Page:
The Algona Republican from Algona, Iowa on October 22, 1890 · Page 7
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The Algona Republican from Algona, Iowa · Page 7

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Algona, Iowa
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Wednesday, October 22, 1890
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Page 7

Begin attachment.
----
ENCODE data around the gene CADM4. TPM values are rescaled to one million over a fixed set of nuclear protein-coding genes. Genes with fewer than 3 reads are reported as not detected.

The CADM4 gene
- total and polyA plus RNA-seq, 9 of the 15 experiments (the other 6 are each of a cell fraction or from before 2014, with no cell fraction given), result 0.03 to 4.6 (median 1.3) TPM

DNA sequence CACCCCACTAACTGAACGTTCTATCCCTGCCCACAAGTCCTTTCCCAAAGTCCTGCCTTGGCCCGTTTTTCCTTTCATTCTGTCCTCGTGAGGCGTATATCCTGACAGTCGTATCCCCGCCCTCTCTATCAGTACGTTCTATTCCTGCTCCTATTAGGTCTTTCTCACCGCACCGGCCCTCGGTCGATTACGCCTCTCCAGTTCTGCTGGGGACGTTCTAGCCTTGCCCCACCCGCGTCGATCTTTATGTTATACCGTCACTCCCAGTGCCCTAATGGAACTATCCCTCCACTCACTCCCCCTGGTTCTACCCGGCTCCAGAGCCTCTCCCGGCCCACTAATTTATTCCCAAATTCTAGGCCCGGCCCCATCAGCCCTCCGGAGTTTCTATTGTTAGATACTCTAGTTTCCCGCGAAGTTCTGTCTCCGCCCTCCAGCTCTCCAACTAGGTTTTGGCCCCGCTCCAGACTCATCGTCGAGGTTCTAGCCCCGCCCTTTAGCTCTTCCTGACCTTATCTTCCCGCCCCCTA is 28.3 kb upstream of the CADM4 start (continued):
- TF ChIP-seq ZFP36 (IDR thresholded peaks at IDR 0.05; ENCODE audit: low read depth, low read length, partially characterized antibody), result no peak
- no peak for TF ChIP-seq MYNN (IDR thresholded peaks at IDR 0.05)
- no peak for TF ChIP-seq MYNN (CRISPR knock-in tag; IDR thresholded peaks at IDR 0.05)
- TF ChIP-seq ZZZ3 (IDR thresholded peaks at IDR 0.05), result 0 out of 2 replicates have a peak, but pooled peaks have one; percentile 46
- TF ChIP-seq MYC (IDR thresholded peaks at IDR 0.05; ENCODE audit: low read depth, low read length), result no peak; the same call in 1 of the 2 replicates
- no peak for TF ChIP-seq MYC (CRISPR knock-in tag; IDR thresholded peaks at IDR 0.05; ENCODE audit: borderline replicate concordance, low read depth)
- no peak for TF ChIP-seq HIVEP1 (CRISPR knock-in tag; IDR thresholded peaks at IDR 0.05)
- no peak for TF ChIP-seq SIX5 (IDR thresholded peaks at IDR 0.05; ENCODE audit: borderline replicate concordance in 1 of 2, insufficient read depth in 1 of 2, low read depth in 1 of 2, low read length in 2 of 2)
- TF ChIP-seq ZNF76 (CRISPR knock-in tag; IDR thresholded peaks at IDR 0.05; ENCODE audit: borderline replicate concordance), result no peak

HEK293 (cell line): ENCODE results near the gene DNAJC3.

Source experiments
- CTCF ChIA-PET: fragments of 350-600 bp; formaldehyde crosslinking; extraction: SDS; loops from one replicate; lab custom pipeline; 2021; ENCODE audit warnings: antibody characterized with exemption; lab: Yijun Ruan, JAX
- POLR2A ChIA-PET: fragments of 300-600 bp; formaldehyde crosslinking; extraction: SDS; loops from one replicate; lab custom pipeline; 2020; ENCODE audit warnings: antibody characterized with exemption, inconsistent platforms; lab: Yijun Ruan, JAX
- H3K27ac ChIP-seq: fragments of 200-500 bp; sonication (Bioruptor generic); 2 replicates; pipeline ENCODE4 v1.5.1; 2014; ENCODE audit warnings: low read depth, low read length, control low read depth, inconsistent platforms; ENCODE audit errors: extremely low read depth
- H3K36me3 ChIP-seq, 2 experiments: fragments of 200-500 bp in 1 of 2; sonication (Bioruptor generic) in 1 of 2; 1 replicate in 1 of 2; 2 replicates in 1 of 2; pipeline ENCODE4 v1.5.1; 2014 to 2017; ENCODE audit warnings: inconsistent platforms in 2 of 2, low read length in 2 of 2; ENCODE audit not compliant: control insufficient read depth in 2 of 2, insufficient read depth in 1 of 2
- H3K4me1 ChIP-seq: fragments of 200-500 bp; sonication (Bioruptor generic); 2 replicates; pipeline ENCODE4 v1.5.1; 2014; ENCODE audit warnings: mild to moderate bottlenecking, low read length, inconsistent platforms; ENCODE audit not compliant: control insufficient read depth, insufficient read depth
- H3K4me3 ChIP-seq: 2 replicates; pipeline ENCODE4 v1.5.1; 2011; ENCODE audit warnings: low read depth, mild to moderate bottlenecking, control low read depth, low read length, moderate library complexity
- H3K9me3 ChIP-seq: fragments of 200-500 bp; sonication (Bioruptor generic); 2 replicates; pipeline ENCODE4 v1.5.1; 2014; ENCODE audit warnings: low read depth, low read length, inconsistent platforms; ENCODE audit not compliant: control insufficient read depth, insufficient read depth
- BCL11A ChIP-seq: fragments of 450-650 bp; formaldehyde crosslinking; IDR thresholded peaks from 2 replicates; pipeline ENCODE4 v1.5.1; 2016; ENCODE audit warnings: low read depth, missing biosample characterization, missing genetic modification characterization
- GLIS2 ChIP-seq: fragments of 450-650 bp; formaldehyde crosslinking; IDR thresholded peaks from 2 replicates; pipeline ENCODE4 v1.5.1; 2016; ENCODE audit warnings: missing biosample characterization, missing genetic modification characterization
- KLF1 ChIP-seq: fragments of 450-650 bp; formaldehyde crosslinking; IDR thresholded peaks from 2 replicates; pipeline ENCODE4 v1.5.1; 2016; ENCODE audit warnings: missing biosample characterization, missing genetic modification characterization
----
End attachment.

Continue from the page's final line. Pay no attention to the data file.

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TAKEN PROM LIFE. t)«ftth of tho Voner&bln ,Tu»H<;o MlVtor- Oeneral w. W. Hot knap, rronldftrtt ft*fth*'« SfecretiM-y of War, JPWnd bead In Hi* toaA At Washington-Hi» <C«« fee*. WASHINGTON, Oct. 14.-Justi.ee Miller fllod Monday night at 8 minutes of 11 o'clock without ft struggle and apparently with out pain. A few minutes before he died tho phlegm in his throat gradually accumulated and his frame quivered. It was evident that tho ond was .nst approaching, and the JUSTICE MILT,KH. members of his household who were not in the sickroom wore hastily summoned to his bedside. Besides Mrs. Miller and her son, li-vitiff, there were present Dr. Cook, ,T. W. Woolworth, an old friend of Justice Miller, who had just arrived from Omaha; the family servants and Chief Clerk McKenney, of the Snpremo Court. Soon after death the face of the Justice, which had become somewhat drawn atter .the last day of his illness, changed to a perfectly nat< ural condition, and he looked as if in a .quiet sleep. [The oldest Justice upon the Supreme Bench In point of service is Samuel'F. Miller. He was appointed by Lincoln in 1809. He succeeded Peter V. Daniel, of Virginia, who was on the bench from 1841 to 1800. He ranks next to Chief Justice on account of his seniority of service. He possesses a positive judicial genius. He is a man o: most positive character, with great power 01 vigorous expression. In every way he may be classed as one of -the best men of tho bench Mr. Miller never sought the place to which he was appointed. Twenty-seven of tho thirty-six Senators in Congress in 1862 and 100 Kepre eentatives asked for his appointment. He •was confirmed without reference to a commit tee. He was born in Kentucky. His mother was a native of Kentucky. His fathes was a Pennsylvania German. He removed to Iowa In 1850 and was tho leader of the bar of that State when he was appointed to the bench. Judge Miller has been identified with some of the most Important decisions ever made by the Supremo Court. He first gained National reputation in decisions madn In suits brought from the West to enforce the payment of bonds given by municipal corporations in aid of the construction of railroads. He led the minority of the court at that time which denied the legality of these bonds. His view, however, has since prevailed in all of the leading courtu of the country. In this he declared himself against tho railroads' encroachments, and has been a steady oppo nent ever since of corporation influences. Another noted decision of his was itj the case of Lot vs. Hinton (8th Wallace). In this he held that tho constitution forbids each State from imposing taxes discriminating against the products of sister States in favor of its own. He has also declared himself in favor of tho right of Congress to assume tho control and regulation of all railroad traffic whon it exceeds the bounds nf a single State. The most 1 nportnnt d oisio i of Judge Miller's career was in tho sluu^luer-housc cases. They had been twice argued in tho court, and the decision had been withheld for a year. Mr. Miller held that while the constitutional amendments secured liberty, suffrage and eq mlity of civil and political rights to tho Afi-ican race and placed the protection of these right*, and others belong. Ing to citizens of the United State, under the cqrttrol of Congress, the right of the States in regard to the control of domes- ...tio and •-.•internal—loprlaiation remained unimpaired otherwise than as above expressed. (10 Wallace, 8(5.) It was the line of. argi;m.mt in. the decision which led to the declaration of the unconstitutionally of the civil rights bill.] DEATH OF OKNKRA.L, BELKNAP. WASHINGTON, Oct. 14.—General Willlam W. Belknap, ex-Secretary of War, was found doad in bed at 0 a. re.. yesterday, in his room in the Evans' building on New York avenue in this city. The room in which he was found joined his office rooms, and was only occupied by the General during his wife's absence from the city General Belknap was last seen alive on Saturdaay night about midnight when he was on his way to his rooms, apparently in excellent health. •Mrs. Belknap who is in New Yory City has been notified of her husband's sudden death. The body of the General was found lying uncovered on his bed. His left arm was bent rigidly toward the head and his left hand was tightly clenched as though death had come while he was in a convulsion. The bedclothes were somewhat disarranged, as if there had been a slight struggle for breath. The coroner's inquest showed that the General Buffered from fatty degeneration of the heart and that the immediate cause of his death was inflammation of the heart. For some years past General Belknap has been an almost constant sufferer from gout, and in February last he had BO severe an attack that he hardly left his room for three months or more. During that time he lost in flesh between thirty and forty pounds, and since then be has been in poor health. In consequence of his long illness his business has suffered and this had worried him at times. As soon as the death of General Belknap was known at the War Department Acting Secretary Grant ordered the flag on the building to be put at half-mast in honor of the ex-Secretary, and gave directions that the building be drtped in black for the customary period. He also communicated with the family of the deceased to offer whatever assistance they might desire from the department in the arrangements for the funeral. [General William Worth Belknap was born InNewburij, N. Y., in 1839, and was graduated ftt Princeton College in 1818 at the age of 19 years. He then entered the law office of Hutfh Caperton, of Georgetown, D. C., as a studel and it» 18H was admitted to the bar. Within a lew months he bud opened an office at Keokuk, la., and soon formed a partnership with It. P. Lowe, afterward Chief-Justice of the Iowa Su- pre,me Court and Governor of the State. IB 185? he waa elected a member of the State Legislature as a Douglas Democrat. In November, 1881, General Belknap wus commis sioned by Governor Kirkwood as Major of the Fifteenth Iowa Infantry Volunteer. At the battle of Shiioh Wajor Belknap was severely wounded, but remained on the field. From that day to the end of the war he enjoyed the tuftest confidence Grant, Sherman, McPherson, Greshjw and every other officer under \yhom lie served. He won on the battle field every promotion which be received, from that of Lieutenant-Colonel of bis regiment to Major-General of Volunteers by brevet. After the march to the sea aadef Sherman he was promoted to th,g command of the Fourth Division of the 014 Seventeenth Army Corps and commanded that oorpa'until the w»r ended ia 1885, Geaeral Belknap was offered tbj$» - & ttoid officer when the regular *wy was re• i(e 1888, tM« (fccitofid it ««4* IB rev.'u <\*ttt >t«f icnth of Oeti- eral Joint A. Harlins, ?re««lent Grant's first S(!cro,iory of War, In I8(5ft, General Belltnap was ftripointed to that ' offloe" &nd Served continuously till Match, ( 1876, when ho suddenly resigned, resolutions lor Mis Impeachment having been offered in the House of Representatives. These resolutions charged him with receiving money tot appoint- merits to post-tradorshipB on Indian feserva- < rtons. The charges caused a great sensation throughout tho country md were simply astounding to, those who knew the character of tho man. Tho House judiciary committee reported articles of Impeachment a few days later and they were presented to the Senate. General Belknap resigned his office of Secretary of War before the trial and President Grant promptly ac- ! oepted it. Belknap's counsel disputed the jurisdiction of tlio Senate, he being no longer a civil ofllosr, but the case was heard and the Senate dlsmissorl it on the ground of a want of Jurisdiction, although tho question was taken on a verdict ot-ftiiiuy" O r "not guilty." The vote stood 37 for a verdict of "guilty" and 33 for acquittal. The Impeachment and -trial of General Bolknap cust a deep cloud over his life and prospects, and for several years ho was made to feol that his life was blasted. Since his 1 retirement from public life General Bolknap had resided in Washington and had enjoyed c lucrative practice.] LINCOLN'S MELANCHOLY. Bit Sympathetic Nature and Etl» WORKED PRETTY HARD. During: His Western Trip, Which Eight Days, president Harrison Triiv- elfcrt Over 3.OOO Mile* and Hindu Forty Speo<:hi'fl. PiTTsntmoir, Pa., Oct. 14.—Apropos of the President's trip, Congresmsan Tom Bayne has some interesting figures. Ho says General Harrison has been gone but eight days and in that time has traveled a distance of a little over 3,000 miles. During these eight days he has made forty speeches, just one-half as many as he made during his entire Presidential campaign. Nine speeches out of ten touched upon the war and hut one encroached on politics. UNION CITY, Ind., Oct. 14.—Promptly at 6 o'clock a. m. tho special train bearing President Harrison and his party pulled out of Indianapolis on tho return to Washington. The President spent tho night aboard his car and as he arose he appeared much refreshed from the day's rest afforded him Sunday at Indianapolis. The first stop was made at Pendleton, where a committee from Anderson headed by Mayor Terhune boarded the train. The train reached Anderson at 7:10, where a large crowd was in waiting at the station. Mayor Terhune introduced the President. At the conclusion of the President's speech the mayor introduced Secretary Tracy. A momentlater the train started. When the city of Muncie was reached an immense assembly had congregated. Congressman Thomas Brown Jaere boarded the train to welcome the President. From tho rear platform of the train he spoke briefly. He congratulated the people of Muncie on the great benefits they had derived from the use of natural gas. One of the greatest demonstrations of the day took place at Winchester, where a stand had been erected and several thousand people were assenr bled. Every building in the city was decorated and even the telegraph poles were adorned with the stars and stripes. In a few appropriate words Congressman Brown introduced the President, who spoke briefly. A stop was made at Union City, and here the President left the train and was escorted to the stand between rows of school children who strewed his pathway with flowers and waved the National colors. Mayor Shockney welcomed and introduced the President. The Executive made an address. CKESTLINK, O., Oct. 14.—After the Presidential party entered Ohio the same scenes were enacted that took placo in Indiana. At DeGrafl the President shook hands with the school children and at Bellefontaino he made a brief address. Short stops .were made at LaEue, Augusta and Marion, but the President merely bowed to the cheering mutitudes from the rear platform and made no speeches. There were loud cries of "Speech! Speech!" from the crowd assembled at Gallon, but tho President made his remarks very brief. Crestline was reached at 13:45 p. m. and a brief stop was made. The mayor introduced tho President to the citizens of Crestline, and he spoke in the usual strain. MASSILON, O., Oct. 14.—A large crowd was assembled here, and Mayor Eeed introduced the President to the audience after welcoming him on behalf of the Grand Army of the Republic, the school children and the citizens. The President made an appropriate re- piy- CANTON, O., Oct. 14.—When the President's train rolled into Canton over 5,000 people were assembled to meet the Chief Executive. The Grand Army of the Republic and other organizations were out in full force and President Harrison spoke to them. Secretary Tracy was introduced and heartily cheered. PITTSBURGH, Pa.. Oct. 14.—A large crowd greeted the Presidential train at Alliance, which was reached at 4:45 p. m. A committee headed by the mayor and Mr. D. Fording, a prominent attorney, boarded the train. Mr. Fording introduced the President, who described his trip, and gave many words of advi*e to his hearers regarding their duties fcs citizens. At Salem the President had merely time to bow his acknowledgements to those who assembled, when the train moved on. Up to this time the President bad made thirteen speeches during the day. After leaving Salem, 0., a rapid run was made to this city. When the train arrived it waa at one transferred to the second section of the Eastern train. Tho President Was seen but for a few minutes and remained seated in his car, observed only by a few curious train? men, it not being generally known tbsrt be was to pass through the city, At 7:80 the tram pulled out for Washington. . Stricken Deaf, Dumb aud I)Uud. MABTISSVIUWS, Ind., Get, 14,—E, JV£ Baldwin, a, scenic avtist of 'this city, while standing before a glass Monday morning arranging bif toilet was stricken with paralysis, rendering him dumb and blind. He recovered ciently in tbe af tern ton >|e awrawl ot paper: ''I can Those who saw much of Abraham Ltftooffl during the later years of his life,were gfeat* ly impressed with the expression of profound melancholy his face always wofe la repose. Mr. Lincoln wfts 6f a peculiarly sympathetic and kindly nature. These strong charad* terlstics Influenced, very happily, as it proved, his entire political career. They would not seem, at first glance, to be efficient aids to political success; but in the peculiar emergency which Lincoln, in the providence of God, was balled to meet, no vessel of common clay could possibly have beoome the "chosen of the Lord." Those acquainted with him from boyhood knew that early griefs tinged his whole life with Badness. His partner in the grocery business at Salem, was "Undo" 3illy Green, of Tallula, 111., who used at night, when the customers wore few, to hold the grammar while Lincoln recited his lessons. It was to his sympathetic ear Lincoln told the story of his love for sweet Ann Rutledge; and he, in return, offered what comfort he could when poor Ann died, and Lincoln's great heart nearly broke. "After Ann died," says "Uncle" Billy, "on stormy nights, when the wind blew the rain against the roof, Abe would set thar in tho grocery, his elbows on his knees, his face in his hands, and the tears runnin' through his fingers. I hated to see him feel bad, an' I'd say, «Abe don't cry;'an'he'd lookup an'say 'I can't help it, Bill, the rain's a fallin 1 on her.' " There are many who can sympathize with his overpowering grief, as they think of a lost loved one, when "tho rain's a fallin' on her." What adds poignancy to the grief some times is the thought that the lost one might have been saved. Fortunate, indeed, is William Johnson, of Corona, L. I., a builder, who writes June 88, 1890: "Last February, on returning from church one night, my daughter complained of having a pain in her ankle. The pain gradually extended until her entire limb was swollen and very painful to tho touch. We called a physician, who after careful examination, pronounced it disease of the kidneys of long standing. All wo could do, did not seem to benefit her until wo tried Warner's Safe Cure;, from the first she commenced to improve. When she commenced taking it she -could not turn over in bed, and could just move her hands a little, but to-day she is as well as she ever was. I believe I owe the recovery of my daughter to its use." A LOVEK differs from some medical prescriptions in that he can not vary well be shaken before he is taken.— Binghamton Leader. Catarrh Can't Bo Cured with MCAii APPLICATIONS, as they can not reach the seat of the disease. Catarrh is a blood or constitutional disease, and in order to cure it you have to take internal remedies. Hall's Catarrh Cure is taken internally, and acts directly on the blood and mucous surfaces. Hall's Catarrh Cure is no quack medicine. It was prescribed by one of the best physicians in this country for years, and is a regular prescription. It is composed of the best tonics known, combined with the best blood purifiers, acting directly on the mucous surfaces. The perfect combination of the two ingredients is what produces such wonderful results in curing catarrh. Send for testimonials free. F. J. CHENEY & Co., Props., Toledo, O. Sold by Druggists, price T5c. IF people could have their wishes gran ted, more people would be sent to the other world than would be called back.—Atchison I Globe. " Tourlgrta, . Whether on pleasure bent or business, I should take on every trip a bottle of Syrup I of Figs, as it acts most pleasantly and ef- j- fectually on the kidneys, liver and bowels, ! preventing 1 fevers, headaches and other '' forms of sickness. For sale in 50o and $1.00 bottles by all leading druggists, A SIAN will tell a lie to get sympathy, and a woman will tell a Ho to give it.—Atchison Globe. "THE proof of the pudding is in the eating of it." How slow we are to believe in what we have not tried. How many times have you read in this paper of Shallenber- gor's Antidote for Malaria, and instead of testing it, gone to the drug store by mere forc3 of habit for your quinine to simply patch up a truce with disease! The Antidote will cure you. Sold by Druggists. COLLEGE-EKED boys are not always the most successful, but they generally have ..he most fun.—Somerville Journal. WHT not save your clothes, by using the best, purest, most economical soap. Dobbins Electric. ,Made ever since 1864. Try it once you will use*it always. Your grocer keeps it or will get it. Look for the name Dobbins. TAKE your puzzle to the druggist—he's always ready with a solution.—Binghamton Republican-^ PAIN from indigestion, dyspepsia and too hearty eating is relieved at once by taking ono of Carter's Little Liver Pills immedi utely after dinner. Don't forget this. THE crab may not be as good eating as the lobster but it does very well on a pinch —Elmira Gazette. Do NOT purge nor weaken the bowels, bu 1 act specially on the liver and bile. A per fee liver corrector. Carter's Little Liver Pills • • r THE mosquito is a desperately wicke< fellow. It never rests until it gets "behind the bars."—Puck How MY THBOAT HUBTS t Why don't you use Halo's Honey of Horehound and Tar? Pike's Topthaolie Drops Cure in one minute A GIRL should always wear her sleev long enough to laugn in it.—Dallas (Tex. News. MANY a Congressman envies the mosqui to. His bill always goes through.—Scran ton Truth. BEST, easiest to use and cheapest. Pisp 1 Remedy for Catarrh. By druggists. 85c. 0010) MEDAL, PASIB, 1878. W, BAKER & CO.'S la absolutely pure it ia soluble. No Chemicals are wed in it* preparation. It hu more Own ttrcs «,,;« Ita ftrmaf* of i Cocoftu,iieU \rito 8terch,ArrowiQOt I 01 Sugar, Bad la therefore far more I economical, caning Uti Oam me cent I 9 cup, It ii delicious, nourishing, i strengthening, EA6U.Y DIGESTED, J&BiJ ftdroirnbly ftdupted for inYaUd« m w<(ll w forpetKipi In health. Sold "by Grocery everywhere. W. BAKEE & COuSoro&r. MONEY LAVED, 20* f*! 1 av .jcl\e, . ilootK^ f CACHES PROMPTLY GRATEFUL—COMFORTING. EPPS'S COCOA BREAKFAST. "By ft thorough knowledge of the natural laws Vhloy govern the operations of digestion ana nu- irltlon, and by a careful application of the fine jropertlea of well-selected cocoa, Mr. Kppa baa jrovlded our breakfast tables with a delicately lavoured beverage which may nave us many heavy doctors' bills. It, is by the Judicious use of Buch irticlesof diet that a constitution mny be gradual- y built up until strong enough ti resist overy tendency to disease. Hundreds of subtle maladies are loatlng around UB ready to attack wherever there i a weak point. We may escape many a fatal shaft by keeping ourselves well fortiflod with pure blood And a properly nourished frame."—'' Civil atrvtct Gazette." Made simply with bolting water or milk. Bold Wily In half-pound tins, by Grocers, labelled thus: JAMES EPPS& CO., Homcoopathlo Chemists, London, Enoland. BE UP TO THE MARK WATERPROOF COLLAR on CUFF THAT CAN BE RELIED ON to gtollt t BEARS THIS MARK. 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While Dcmorcat's a not a Fasblon Magazine, many suppose it to be because to Fashion Department, like all Its other Departments, a so perfect. You really get a dozen Magazines in one. every mouth, for $2 per year. 03-.V.1ME TUJS PAUUntn tin. jouwriU. Beware of Imitations, NOTICE AUTOGRAPH ON LABEL AJTO GET GENUINE Rflfltf ARFMTQ w e,now have complete and DUUIV MUCH 19 ready for delivery «• Trumpet I>cnln," by T. DoWltt Talmage. " Helen," bv C. W. Waite, and "Uncle Dick," three of the best, cheapest and most rajXd selling books ever dffered to Agents. 3end for terras and circulars before you lay thin pnper down. Here is the opportunity of a life time to make monev rapidly. W. K. DIUULK & CO., 1'ulw., 260 Clark St.,Chicago. TN AME THIS PAVCilWr thus yon write. FUNNIEST BOOK ever printed In the world—Jaot Out—"WONDERS AND FUN" b» Cox, urn! other eminent authors. Over m splendid illustrations. Tales, StranRo Adventures, Comical Stories, Funny Poems i25e -^^ brown and gold. Price, tt. It, •VHUa THIS PAPIH mj HIM yen wWfc P ISO'S REMEDY FOB CATAKBH.—Best. Easiest to use. Cheapest. Kclief is immediate. A cure is certain. For Cold in tho Head it has no equal. W is an Ointment, of which a small particle is applied to the nostrils. Price,soc. Soldbydru^stsorsentbyinall. Address. JS. T. HAzEi/rora, Warren. Pa. IT 18 USED l>y OIIIL- >;:rLVS CHILDREN. •iwj'-uidi of young men and 'o.T.r.n in the U. S. A. owe tL. !i '.'.••<•« and their health and their ir.' ;>plne»s to Bldge'B Pood •.licit Juiiy diet in lnf«m-y nnd Childhood having been Ridge'a Food. By DniggiiU LEADING FOOD IN 35 cents up. W«»OI,UICU ALL COUNTRIES. Jt CO., Palmer, Man*. Can bo easily and permanently reduced In sfzo by one pacUapo of l)r.Arnuucl'a . jjy ma ,i i mpl i Beftled, 50o. Pomplil'-t Free. Sample pncknuo ono dime. THE PEOINE CO., S58 Broadway, N. Y. WNAME TUJS PAPZll.r«j Una jounnio. at a Eighty Acres LAD In Price Connty. Wis. For particulars apply to H.B. 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